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February 28, 2006

Tricky and sly he is

Article: Levin -- Jerz: Intro to Literary Study (EL150)

I enjoyed reading this academic article because there were so many different claims and ideas that Levin held. I particularly liked how he thought Caesar understood Cleopatra’s game and worked with and against it to win Egypt’s land and power.

Claim: A duel of wits goes on through out the play; however, Caesar understands how Cleopatra gains her power, by seducing Roman soldiers. Caesar is well aware of her "hook" on Antony that diminishes Rome's sway, through his strength as a strategist, and knows if his sister marries Antony that Cleopatra's power and so called love will dwindle and come to an end leaving Egypt to him. The “hook” will not work on Caesar and in fact he will in the end come close to “hooking” her.

Data: Knowing how Cleopatra swings like branches in the wind, he will "bait Cleopatra with hints of his sexual interest." This will leave her with an opportunity to get more power; however, she doesn't really know that it would work against her. Cleopatra makes it known that she will try to survive in Caesar’s world in 5.1 52-56. This shows that she will do anything to seduce men to get her power. Caesar understands that “death is only one of several ways by which Cleopatra could seek to mar his triumph…..his failure to Cleopatra’s sexual enticement suggests that he wishes to appear implacable to her and thereby prompt her suicide.” He can gain power either dead or alive.


Warrant: Caesar knows how she plays and he wasn’t go to play by her rules, he made his own by having Antony marry his sister, trick her by saying he wanted her and etc. Cleopatra knew that in order to stay alive and have power was to manipulate him. Caesar is smarter than to give in to her seductive ways. Before she died she even tried to lure on of the Roman soldiers, however, Proculeius was aware and was cautious. Caesar was “immune to her charms”. Caesar’s intentions all along were to drive her insane and to death, Dolabella brings the news forth to her and says his intentions we to have you die and “within three days, you and your children will he send before.” He won, he got the land and the power and Cleopatra is out of the picture.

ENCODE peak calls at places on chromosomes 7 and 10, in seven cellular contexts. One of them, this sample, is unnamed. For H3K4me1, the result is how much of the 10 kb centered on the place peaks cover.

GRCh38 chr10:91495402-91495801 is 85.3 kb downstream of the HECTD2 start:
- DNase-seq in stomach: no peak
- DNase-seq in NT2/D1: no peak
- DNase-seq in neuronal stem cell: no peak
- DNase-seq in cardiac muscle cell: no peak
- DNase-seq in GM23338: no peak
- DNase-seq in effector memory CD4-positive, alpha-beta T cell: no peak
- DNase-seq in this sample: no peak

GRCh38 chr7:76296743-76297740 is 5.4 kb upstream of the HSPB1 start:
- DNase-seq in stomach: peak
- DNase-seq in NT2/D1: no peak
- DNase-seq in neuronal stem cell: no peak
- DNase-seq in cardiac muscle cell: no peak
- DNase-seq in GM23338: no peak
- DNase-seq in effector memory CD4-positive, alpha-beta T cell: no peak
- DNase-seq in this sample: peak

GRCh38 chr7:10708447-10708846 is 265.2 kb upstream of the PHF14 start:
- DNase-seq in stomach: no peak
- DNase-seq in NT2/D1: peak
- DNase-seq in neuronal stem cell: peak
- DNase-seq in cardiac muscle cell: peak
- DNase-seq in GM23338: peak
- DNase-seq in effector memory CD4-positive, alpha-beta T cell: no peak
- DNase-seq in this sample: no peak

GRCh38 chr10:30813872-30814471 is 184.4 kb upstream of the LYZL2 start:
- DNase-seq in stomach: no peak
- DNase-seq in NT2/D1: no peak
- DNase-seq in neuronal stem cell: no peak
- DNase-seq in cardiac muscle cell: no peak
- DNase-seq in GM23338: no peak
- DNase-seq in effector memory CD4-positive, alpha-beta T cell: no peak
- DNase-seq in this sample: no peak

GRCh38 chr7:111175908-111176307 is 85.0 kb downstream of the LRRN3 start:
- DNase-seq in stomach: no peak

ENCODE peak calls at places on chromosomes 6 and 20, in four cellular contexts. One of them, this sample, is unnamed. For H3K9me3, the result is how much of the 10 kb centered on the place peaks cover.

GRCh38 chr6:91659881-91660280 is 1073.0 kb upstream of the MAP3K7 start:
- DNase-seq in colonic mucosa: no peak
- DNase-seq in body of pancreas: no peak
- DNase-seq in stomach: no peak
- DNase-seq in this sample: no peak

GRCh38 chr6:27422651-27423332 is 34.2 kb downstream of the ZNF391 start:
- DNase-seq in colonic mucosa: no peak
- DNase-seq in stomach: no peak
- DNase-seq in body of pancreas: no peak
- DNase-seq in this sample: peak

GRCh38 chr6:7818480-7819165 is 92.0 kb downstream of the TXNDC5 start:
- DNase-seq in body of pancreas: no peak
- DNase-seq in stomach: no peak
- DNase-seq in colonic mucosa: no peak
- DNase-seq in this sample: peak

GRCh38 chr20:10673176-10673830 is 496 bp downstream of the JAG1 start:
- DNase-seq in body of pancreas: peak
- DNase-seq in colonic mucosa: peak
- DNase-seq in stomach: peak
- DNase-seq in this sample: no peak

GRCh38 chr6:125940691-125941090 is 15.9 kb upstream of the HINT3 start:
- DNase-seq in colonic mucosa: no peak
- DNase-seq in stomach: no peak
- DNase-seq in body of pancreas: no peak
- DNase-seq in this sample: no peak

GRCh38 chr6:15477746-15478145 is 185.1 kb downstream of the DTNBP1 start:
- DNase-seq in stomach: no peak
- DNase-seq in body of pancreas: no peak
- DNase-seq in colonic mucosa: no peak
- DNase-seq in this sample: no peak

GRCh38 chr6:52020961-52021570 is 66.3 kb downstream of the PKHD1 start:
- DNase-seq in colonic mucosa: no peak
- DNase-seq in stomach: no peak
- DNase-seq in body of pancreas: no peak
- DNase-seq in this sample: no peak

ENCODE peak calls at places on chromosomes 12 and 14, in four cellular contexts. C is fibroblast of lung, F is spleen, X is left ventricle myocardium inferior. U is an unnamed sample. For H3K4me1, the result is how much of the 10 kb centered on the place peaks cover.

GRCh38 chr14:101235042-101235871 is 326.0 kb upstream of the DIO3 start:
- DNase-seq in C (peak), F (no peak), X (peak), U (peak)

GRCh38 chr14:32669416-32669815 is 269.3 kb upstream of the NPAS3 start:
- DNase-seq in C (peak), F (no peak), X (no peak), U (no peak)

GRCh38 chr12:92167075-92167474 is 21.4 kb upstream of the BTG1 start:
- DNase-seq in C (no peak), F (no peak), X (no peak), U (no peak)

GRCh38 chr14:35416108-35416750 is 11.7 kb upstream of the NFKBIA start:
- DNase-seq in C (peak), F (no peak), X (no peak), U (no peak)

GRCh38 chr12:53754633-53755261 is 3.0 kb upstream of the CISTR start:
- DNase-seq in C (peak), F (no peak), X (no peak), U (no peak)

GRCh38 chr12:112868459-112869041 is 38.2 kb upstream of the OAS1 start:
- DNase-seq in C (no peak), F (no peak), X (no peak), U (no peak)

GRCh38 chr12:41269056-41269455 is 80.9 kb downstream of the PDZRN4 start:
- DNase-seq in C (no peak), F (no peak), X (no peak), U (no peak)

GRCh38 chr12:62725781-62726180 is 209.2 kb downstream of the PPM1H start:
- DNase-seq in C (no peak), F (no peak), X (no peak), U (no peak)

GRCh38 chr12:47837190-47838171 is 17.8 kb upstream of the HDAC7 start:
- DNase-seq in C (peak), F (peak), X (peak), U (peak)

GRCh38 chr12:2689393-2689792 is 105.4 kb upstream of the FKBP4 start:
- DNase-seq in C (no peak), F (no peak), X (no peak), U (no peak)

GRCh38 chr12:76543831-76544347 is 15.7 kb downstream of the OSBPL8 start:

Posted by Denamarie at February 28, 2006 12:24 PM

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Comments

I think it's interesting that Levin mentions that this is Antony and Cleopatra's story and not Caesar's. But, like you mentioned in the Claim, Caesar has the upper hand on the whole situation. He's got Cleo figured out and he definately has Antony figured out.

Posted by: Andy LoNigro at February 28, 2006 03:39 PM

Both you and LoNigro couldn't have explained this better...way to be helpful classmates!! :)

Posted by: ElyseBranam at February 28, 2006 07:18 PM

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